If a conventional war did break out between NATO and Russia, Germany losing access to Russian energy would only really hurt Germany. Estonia and Latvia are the points of first contact, and what happens after that is more dependant on how long it takes the UK, France, and the US to mobilise.

      The big issue would be the economic damage the collapse of German industry would have on Europe as a whole. It could seriously undermine the ability of a lot of European nations abilities to sustain a war footing long term

    • German dependency on Russian gas as a part of Germany’s total energy requirements is a misconception. Russian gas may be a significant proportion of Germany’s total gas supply but natural gas is only a relatively small component within Germany’s total energy generation sources. See data in following links

  2. Agreed, this is rather heavy going. However, the message is still there, not only is most of NATO unwilling or unable to spend to the agreed level on defence, Germany is the most glaring laggard, but there also has to be unanimity before article 5 can be triggered. At the present time, if for instance one of the Baltic states found itself in a Ukraine situation, what chance of Turkey backing the consensus? Or the Germans for that matter.
    Gen. Shirreff wrote a rather good novel, published I think last year, called “ War with Russia”. It is not only a good read, it also illustrates how such a conflict could be started.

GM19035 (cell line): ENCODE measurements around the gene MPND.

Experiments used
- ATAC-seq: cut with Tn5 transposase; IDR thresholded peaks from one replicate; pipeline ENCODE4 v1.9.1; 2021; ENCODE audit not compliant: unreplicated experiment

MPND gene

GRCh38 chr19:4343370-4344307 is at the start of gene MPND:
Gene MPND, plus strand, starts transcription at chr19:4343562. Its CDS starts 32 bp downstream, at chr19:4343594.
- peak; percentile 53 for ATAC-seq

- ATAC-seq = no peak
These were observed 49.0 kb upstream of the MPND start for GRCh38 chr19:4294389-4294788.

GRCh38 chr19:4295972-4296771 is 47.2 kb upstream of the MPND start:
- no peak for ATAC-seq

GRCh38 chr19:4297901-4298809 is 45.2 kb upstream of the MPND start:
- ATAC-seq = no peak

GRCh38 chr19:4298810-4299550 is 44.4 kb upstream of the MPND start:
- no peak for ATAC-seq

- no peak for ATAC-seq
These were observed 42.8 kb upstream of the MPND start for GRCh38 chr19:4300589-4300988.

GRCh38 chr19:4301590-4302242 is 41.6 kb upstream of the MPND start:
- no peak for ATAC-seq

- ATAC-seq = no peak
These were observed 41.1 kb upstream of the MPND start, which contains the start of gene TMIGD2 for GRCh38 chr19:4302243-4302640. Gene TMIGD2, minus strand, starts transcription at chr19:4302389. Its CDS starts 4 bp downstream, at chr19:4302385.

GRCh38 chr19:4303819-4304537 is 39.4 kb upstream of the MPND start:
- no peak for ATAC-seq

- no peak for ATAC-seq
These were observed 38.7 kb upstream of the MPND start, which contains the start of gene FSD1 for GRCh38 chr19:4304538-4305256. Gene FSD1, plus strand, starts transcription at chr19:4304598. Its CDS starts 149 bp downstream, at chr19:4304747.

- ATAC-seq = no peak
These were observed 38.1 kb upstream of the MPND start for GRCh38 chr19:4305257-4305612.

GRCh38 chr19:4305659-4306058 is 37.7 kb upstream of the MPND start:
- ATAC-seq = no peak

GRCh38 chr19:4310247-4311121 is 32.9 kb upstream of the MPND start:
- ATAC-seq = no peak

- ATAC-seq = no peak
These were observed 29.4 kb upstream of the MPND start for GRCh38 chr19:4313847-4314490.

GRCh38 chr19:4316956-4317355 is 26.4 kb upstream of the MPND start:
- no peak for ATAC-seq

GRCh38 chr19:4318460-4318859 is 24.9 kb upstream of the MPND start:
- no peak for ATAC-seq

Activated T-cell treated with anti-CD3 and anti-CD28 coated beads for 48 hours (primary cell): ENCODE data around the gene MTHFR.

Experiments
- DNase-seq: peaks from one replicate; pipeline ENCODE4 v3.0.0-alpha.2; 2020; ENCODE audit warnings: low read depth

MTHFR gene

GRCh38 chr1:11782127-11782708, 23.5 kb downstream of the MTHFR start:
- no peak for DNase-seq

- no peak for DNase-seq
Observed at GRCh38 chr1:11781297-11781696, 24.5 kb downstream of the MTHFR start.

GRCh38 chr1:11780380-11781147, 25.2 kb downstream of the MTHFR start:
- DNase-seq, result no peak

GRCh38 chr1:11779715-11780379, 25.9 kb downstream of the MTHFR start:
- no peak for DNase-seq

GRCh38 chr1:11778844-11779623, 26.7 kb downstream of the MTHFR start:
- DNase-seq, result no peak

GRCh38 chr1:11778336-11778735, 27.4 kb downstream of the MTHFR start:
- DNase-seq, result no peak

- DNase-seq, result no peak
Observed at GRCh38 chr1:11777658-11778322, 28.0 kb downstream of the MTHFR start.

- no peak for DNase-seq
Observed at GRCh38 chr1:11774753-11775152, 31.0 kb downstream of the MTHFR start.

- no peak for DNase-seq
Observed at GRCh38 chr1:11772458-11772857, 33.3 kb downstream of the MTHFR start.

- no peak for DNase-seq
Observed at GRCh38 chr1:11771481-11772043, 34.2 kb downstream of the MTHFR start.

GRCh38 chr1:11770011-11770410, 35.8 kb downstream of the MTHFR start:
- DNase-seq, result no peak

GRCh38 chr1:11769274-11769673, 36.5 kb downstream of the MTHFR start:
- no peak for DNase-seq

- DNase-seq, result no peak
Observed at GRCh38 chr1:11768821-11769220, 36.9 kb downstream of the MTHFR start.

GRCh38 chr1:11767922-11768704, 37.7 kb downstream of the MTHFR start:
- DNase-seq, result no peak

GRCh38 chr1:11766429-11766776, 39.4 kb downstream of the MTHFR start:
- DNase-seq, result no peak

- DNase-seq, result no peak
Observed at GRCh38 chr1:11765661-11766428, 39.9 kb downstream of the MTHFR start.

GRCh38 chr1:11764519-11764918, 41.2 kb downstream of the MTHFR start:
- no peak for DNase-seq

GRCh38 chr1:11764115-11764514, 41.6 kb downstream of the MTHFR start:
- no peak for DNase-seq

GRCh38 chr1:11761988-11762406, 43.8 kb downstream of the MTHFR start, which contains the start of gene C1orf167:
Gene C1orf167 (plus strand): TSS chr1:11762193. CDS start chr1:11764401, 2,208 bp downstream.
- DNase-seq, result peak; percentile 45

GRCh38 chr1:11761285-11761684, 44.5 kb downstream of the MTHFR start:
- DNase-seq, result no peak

3. It’s worth noting that given the size, economic weight, scientific lead and military prowess of NATO countries vs their potential rivals China and Russia it’s perhaps a good thing that the alliance is limited by its political structure. Russia would last days against a fully mobilised NATO in a conventional fight and China not much longer.

    If these countries felt more threatened by a reinvigorated NATO it would lead to a new nuclear arms race.

    In terms of spending their is no need for NATO to spend a trillion dollars a year.

  4. Russian would struggle logistically to invade one of the Batlic states. An armoured push into Western Europe? Really? And why would they do it anyway? I think they have enough room and resources.

    Russian action in their ‘near abroad’ is to be expected. It has only been a few decades since the break down of the Communist block, there were bound to be one or two issues to sort out.

    It is rather childish of our leaders to hold manoeuvres on their border and exercise rights of navigation and then throw a tantrum when the Russians do the same.

    You have to look at this problem in terms of the different layers in the security sphere. We, the UK, do need to consider Russia as a ‘threat’ when it comes to nuclear arms. But that is distinct and understandable. We need therefore assets like SSN’s, MPA, first rate ASW hulls, and other hardware so we know what is transiting our seas perhaps heading towards the CASD patrol area. (Even though CASD’s primary defence is stealth.) But by the same token we shouldn’t be too concerned that the Russians have built so many tanks or so many of this or so many of that land platform. The Russians ain’t coming……

    I appreciate that on a blog such as this where much of the discussion is centred on hardware it is nice to have a bogey man to play off against as justification for purchases of regiments of heavy, clanky-clanky kit. But real world security is a lot more nuanced than that and ultimately a bit boring.